Board’s best interest

  • Published in Editorials

Now that the Harwood Unified Union School District Board (HUUSD) has completed the complex and rigorous task of creating one unified budget for our newly merged school district, the board has been debating how to create a set of policies.

In their last few meetings, board members have heard from Washington West Supervisory Union Superintendent Brigid Nease who has repeatedly recommended that the board adopt WWSU’s existing set of policies. This would guarantee that the board is operating with a guiding set of policies and it would take the pressure off the board to sift through all of the policies as quickly as possible.

Board members have pushed back against a blanket adoption of the existing polices, with some advocating for reviewing each individual policy before adopting it.

The HUUSD Board must adopt a set of policies by July 1, 2017, to operate and the board simply does not have enough time to review each of the policies and revise them. There are more than 100 policies and many of them are statutorily required and if changed they would need to go through a lengthy legal process which could be expensive.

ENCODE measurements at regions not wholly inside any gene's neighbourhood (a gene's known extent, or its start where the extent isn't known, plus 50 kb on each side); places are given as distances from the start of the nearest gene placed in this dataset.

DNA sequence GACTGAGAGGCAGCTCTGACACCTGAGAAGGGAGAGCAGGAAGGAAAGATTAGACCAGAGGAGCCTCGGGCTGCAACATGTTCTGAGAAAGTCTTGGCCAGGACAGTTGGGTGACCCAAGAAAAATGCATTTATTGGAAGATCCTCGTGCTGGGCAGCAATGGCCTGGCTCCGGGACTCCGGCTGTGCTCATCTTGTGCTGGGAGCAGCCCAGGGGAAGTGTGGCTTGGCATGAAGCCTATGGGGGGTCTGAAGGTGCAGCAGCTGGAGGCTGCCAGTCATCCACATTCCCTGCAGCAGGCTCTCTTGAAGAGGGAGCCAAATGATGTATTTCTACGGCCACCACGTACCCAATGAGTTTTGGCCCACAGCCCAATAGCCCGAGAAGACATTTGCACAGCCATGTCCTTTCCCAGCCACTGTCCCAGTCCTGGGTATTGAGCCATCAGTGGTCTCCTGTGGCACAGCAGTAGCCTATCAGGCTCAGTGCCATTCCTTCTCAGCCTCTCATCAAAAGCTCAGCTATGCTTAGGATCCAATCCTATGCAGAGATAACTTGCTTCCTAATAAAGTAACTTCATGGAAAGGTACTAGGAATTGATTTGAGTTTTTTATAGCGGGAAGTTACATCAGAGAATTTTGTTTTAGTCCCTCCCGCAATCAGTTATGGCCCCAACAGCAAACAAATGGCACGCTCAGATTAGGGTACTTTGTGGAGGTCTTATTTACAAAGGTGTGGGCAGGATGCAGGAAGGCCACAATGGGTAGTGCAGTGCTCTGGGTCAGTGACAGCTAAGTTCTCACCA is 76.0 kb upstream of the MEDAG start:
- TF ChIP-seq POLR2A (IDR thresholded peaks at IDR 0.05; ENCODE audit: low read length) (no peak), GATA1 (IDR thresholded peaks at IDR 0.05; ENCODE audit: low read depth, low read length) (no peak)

The existing set of policies have also already been read by and adopted by each of the local school boards in past years, so reviewing all of them would be borderline redundant.

However, if the board does have specific policies that they feel need to be changed, it will still be able to revise them after it adopts the full set and this would effectively accomplish both goals of providing security and guidance while tailoring the policies to meet the specific needs of a unified board.

The adoption of the WWSU policy manual will be warned and voted on at the next HUUSD Board meeting, and The Valley Reporter believes that it is in the HUUSD Board’s and, ultimately, the community’s best interest to adopt them and move onto revision thereafter.

Repeatedly this fall procedural and ethical issues were brought up in conversation during HUUSD Board meetings. With an adopted policy manual, board members would have something concrete to fall back on to steer them in times of uncertainty, which there very well may be more of as the Act 46 implementation process continues.

The board has enough work on its plate without making the process harder than it already is.